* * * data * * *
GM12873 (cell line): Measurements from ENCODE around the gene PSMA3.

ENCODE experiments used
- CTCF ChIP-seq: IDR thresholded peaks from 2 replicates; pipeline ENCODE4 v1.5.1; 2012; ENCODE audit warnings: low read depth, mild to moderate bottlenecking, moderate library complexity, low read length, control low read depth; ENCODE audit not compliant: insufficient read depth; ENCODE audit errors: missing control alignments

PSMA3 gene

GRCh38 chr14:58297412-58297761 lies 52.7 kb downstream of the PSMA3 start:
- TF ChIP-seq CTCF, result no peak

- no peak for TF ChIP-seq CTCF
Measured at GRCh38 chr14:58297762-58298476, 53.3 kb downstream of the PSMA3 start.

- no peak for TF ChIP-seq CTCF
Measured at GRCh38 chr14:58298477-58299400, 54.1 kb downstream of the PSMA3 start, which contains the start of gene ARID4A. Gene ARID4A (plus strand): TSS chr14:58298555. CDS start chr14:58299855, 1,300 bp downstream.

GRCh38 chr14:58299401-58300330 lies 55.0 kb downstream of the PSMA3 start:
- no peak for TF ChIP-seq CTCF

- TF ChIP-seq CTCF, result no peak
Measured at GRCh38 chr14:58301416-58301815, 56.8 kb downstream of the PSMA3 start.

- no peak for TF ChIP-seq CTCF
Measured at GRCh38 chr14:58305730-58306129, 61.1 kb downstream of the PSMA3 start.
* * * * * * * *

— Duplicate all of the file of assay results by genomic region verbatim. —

GM12873 (cell line): Measurements from ENCODE around the gene PSMA3.

ENCODE experiments used
- CTCF ChIP-seq: IDR thresholded peaks from 2 replicates; pipeline ENCODE4 v1.5.1; 2012; ENCODE audit warnings: low read depth, mild to moderate bottlenecking, moderate library complexity, low read length, control low read depth; ENCODE audit not compliant: insufficient read depth; ENCODE audit errors: missing control alignments

PSMA3 gene

GRCh38 chr14:58297412-58297761 lies 52.7 kb downstream of the PSMA3 start:
- TF ChIP-seq CTCF, result no peak

- no peak for TF ChIP-seq CTCF
Measured at GRCh38 chr14:58297762-58298476, 53.3 kb downstream of the PSMA3 start.

- no peak for TF ChIP-seq CTCF
Measured at GRCh38 chr14:58298477-58299400, 54.1 kb downstream of the PSMA3 start, which contains the start of gene ARID4A. Gene ARID4A (plus strand): TSS chr14:58298555. CDS start chr14:58299855, 1,300 bp downstream.

GRCh38 chr14:58299401-58300330 lies 55.0 kb downstream of the PSMA3 start:
- no peak for TF ChIP-seq CTCF

- TF ChIP-seq CTCF, result no peak
Measured at GRCh38 chr14:58301416-58301815, 56.8 kb downstream of the PSMA3 start.

- no peak for TF ChIP-seq CTCF
Measured at GRCh38 chr14:58305730-58306129, 61.1 kb downstream of the PSMA3 start.